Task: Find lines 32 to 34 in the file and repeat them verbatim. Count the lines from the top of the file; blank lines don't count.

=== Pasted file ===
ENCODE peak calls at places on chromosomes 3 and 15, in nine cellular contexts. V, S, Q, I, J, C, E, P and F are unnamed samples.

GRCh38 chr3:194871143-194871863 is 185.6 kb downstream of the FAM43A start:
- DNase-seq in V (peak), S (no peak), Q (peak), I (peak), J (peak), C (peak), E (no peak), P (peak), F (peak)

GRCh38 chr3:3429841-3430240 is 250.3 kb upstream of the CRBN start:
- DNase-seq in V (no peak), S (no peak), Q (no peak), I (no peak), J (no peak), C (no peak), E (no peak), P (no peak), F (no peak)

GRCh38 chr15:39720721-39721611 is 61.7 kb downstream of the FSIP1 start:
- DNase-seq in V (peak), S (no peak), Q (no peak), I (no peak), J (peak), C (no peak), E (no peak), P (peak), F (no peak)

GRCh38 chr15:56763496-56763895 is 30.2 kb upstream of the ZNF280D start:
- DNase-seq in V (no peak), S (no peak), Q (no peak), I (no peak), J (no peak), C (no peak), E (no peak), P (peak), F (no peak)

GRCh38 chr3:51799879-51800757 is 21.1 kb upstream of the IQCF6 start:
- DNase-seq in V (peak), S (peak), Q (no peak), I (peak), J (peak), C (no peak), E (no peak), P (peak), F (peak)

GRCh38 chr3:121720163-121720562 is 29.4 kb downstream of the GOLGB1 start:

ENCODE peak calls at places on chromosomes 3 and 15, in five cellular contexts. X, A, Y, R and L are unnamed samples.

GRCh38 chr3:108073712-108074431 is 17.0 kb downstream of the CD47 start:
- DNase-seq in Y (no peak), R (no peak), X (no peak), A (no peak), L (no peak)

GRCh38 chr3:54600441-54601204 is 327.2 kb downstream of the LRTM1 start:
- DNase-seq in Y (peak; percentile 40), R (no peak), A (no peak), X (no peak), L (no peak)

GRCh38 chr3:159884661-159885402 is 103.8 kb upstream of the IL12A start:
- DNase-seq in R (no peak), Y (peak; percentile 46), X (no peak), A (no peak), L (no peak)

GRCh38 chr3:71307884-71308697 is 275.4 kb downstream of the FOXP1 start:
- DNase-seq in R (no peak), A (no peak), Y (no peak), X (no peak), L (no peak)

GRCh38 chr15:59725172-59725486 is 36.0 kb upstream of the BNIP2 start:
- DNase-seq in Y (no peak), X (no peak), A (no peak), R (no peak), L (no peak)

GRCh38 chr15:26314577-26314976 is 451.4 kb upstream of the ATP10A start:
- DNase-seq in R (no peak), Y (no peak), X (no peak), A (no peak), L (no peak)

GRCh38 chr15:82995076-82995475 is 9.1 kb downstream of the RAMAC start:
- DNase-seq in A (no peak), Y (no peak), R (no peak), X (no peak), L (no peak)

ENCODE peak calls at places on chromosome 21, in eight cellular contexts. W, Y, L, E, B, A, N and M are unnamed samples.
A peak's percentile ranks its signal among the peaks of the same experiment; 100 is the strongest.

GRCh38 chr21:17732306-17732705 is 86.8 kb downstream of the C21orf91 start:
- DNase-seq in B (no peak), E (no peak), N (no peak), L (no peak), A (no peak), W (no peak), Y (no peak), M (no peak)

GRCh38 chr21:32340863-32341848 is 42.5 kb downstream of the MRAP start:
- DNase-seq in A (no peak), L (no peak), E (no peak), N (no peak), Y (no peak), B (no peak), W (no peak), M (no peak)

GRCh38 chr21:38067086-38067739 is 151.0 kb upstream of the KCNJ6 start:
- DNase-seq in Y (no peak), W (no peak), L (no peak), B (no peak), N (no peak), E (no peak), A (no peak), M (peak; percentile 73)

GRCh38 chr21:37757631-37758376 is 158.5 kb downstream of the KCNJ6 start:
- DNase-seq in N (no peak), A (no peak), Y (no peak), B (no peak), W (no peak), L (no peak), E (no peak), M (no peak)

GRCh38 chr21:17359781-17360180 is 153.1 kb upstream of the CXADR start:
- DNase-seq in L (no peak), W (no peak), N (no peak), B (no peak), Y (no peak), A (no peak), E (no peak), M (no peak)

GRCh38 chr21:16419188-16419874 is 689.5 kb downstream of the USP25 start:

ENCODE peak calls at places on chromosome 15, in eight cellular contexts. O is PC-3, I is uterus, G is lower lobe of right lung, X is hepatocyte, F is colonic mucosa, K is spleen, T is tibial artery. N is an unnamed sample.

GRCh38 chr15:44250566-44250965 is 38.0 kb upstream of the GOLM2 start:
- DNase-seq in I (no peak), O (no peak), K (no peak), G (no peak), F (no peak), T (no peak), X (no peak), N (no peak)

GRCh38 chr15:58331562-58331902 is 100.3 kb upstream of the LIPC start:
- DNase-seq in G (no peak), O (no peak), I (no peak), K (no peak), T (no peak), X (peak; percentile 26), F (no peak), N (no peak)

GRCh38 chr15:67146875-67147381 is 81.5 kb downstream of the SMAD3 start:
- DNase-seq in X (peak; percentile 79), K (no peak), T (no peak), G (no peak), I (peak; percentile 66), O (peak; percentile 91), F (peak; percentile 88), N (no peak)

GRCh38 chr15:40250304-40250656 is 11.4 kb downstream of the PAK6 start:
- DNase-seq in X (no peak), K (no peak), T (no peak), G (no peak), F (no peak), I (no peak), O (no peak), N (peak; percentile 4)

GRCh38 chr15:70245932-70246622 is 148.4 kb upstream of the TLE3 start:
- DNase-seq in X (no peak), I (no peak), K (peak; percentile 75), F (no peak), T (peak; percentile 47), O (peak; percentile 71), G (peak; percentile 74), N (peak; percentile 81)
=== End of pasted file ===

GRCh38 chr21:32340863-32341848 is 42.5 kb downstream of the MRAP start:
- DNase-seq in A (no peak), L (no peak), E (no peak), N (no peak), Y (no peak), B (no peak), W (no peak), M (no peak)

GRCh38 chr21:38067086-38067739 is 151.0 kb upstream of the KCNJ6 start: